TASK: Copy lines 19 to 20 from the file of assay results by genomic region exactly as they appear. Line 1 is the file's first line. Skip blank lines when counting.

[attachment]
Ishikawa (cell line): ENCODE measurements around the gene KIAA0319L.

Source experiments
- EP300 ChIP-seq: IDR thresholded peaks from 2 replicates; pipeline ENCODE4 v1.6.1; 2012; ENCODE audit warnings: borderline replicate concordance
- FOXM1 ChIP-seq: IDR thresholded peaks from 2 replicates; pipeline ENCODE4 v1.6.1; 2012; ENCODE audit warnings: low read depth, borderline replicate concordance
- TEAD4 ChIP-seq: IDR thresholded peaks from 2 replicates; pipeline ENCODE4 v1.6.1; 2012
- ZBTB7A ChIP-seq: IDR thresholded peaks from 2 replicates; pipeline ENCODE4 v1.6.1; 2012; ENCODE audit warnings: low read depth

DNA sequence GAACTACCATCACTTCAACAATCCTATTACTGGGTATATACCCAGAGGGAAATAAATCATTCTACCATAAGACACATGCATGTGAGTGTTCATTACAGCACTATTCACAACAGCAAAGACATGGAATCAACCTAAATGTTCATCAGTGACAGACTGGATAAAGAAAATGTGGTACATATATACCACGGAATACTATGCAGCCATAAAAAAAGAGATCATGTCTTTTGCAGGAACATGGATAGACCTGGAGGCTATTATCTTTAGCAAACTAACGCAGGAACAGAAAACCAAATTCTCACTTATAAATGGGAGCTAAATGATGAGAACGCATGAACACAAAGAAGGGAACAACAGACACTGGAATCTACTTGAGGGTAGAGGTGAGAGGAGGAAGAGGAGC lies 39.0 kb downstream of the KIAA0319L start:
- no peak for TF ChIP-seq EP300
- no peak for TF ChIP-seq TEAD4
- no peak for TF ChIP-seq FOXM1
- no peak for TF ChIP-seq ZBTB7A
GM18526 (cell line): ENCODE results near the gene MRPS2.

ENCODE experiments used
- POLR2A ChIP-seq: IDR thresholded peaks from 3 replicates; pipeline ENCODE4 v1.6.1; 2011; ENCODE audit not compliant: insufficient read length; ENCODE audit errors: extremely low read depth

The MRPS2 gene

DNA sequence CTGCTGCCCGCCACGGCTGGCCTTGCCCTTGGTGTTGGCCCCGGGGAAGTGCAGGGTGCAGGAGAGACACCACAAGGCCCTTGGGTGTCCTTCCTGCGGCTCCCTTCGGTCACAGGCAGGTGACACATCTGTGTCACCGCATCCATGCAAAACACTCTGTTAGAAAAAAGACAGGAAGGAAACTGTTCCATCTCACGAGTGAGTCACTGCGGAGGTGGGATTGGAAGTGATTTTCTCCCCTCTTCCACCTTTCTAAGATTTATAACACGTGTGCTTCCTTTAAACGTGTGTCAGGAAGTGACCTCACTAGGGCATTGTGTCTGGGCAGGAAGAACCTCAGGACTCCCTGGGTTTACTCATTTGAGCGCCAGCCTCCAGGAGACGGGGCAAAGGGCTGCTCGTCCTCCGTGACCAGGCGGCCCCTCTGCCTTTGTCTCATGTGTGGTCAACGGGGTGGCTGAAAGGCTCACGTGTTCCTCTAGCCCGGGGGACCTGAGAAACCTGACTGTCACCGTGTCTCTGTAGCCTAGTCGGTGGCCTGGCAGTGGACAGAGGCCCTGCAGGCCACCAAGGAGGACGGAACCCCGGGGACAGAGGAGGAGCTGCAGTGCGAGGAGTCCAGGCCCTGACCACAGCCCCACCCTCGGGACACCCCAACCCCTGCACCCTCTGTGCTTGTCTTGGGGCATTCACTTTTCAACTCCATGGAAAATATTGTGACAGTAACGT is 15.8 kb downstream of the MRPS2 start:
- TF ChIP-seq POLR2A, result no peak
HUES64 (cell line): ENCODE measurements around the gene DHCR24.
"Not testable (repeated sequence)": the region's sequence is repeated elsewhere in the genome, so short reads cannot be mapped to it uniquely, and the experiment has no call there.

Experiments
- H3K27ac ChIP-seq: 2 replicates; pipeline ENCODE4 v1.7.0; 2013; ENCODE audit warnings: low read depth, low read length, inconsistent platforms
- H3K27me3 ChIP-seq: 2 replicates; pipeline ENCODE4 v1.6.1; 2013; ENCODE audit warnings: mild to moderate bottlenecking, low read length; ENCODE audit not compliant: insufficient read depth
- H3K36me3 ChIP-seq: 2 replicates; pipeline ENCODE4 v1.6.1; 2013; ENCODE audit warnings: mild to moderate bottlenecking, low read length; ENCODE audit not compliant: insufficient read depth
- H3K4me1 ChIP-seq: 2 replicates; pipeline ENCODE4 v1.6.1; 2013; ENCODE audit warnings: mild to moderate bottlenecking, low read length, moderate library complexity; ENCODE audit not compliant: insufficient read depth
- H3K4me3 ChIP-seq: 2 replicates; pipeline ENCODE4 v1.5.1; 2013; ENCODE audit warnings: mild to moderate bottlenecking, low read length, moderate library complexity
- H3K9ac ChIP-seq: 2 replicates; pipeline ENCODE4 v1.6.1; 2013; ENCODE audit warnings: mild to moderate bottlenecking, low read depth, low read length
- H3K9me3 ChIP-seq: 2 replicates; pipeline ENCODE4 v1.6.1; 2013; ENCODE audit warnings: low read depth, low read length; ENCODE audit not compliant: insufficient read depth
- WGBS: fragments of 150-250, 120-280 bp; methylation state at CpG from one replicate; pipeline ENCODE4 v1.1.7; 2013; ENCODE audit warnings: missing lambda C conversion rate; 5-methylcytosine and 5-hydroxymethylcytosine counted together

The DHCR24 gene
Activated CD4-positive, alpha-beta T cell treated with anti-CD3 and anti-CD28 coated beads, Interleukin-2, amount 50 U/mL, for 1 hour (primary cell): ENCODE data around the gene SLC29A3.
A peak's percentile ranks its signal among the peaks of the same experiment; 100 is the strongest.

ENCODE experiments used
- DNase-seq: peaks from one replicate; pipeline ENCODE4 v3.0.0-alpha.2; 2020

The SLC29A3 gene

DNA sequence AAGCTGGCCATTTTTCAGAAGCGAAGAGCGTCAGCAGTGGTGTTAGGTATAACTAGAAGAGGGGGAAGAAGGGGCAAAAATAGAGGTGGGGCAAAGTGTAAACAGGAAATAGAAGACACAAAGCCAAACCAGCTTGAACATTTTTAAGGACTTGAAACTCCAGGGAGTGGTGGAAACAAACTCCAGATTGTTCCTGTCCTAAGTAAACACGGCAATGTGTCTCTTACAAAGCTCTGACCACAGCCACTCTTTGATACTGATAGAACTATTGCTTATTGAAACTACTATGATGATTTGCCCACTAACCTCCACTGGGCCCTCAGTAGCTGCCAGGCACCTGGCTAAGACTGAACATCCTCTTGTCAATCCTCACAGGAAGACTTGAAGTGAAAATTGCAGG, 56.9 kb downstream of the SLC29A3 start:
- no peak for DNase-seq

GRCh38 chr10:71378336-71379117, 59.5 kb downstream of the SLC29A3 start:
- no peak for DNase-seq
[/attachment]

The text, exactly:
"Not testable (repeated sequence)": the region's sequence is repeated elsewhere in the genome, so short reads cannot be mapped to it uniquely, and the experiment has no call there.

Experiments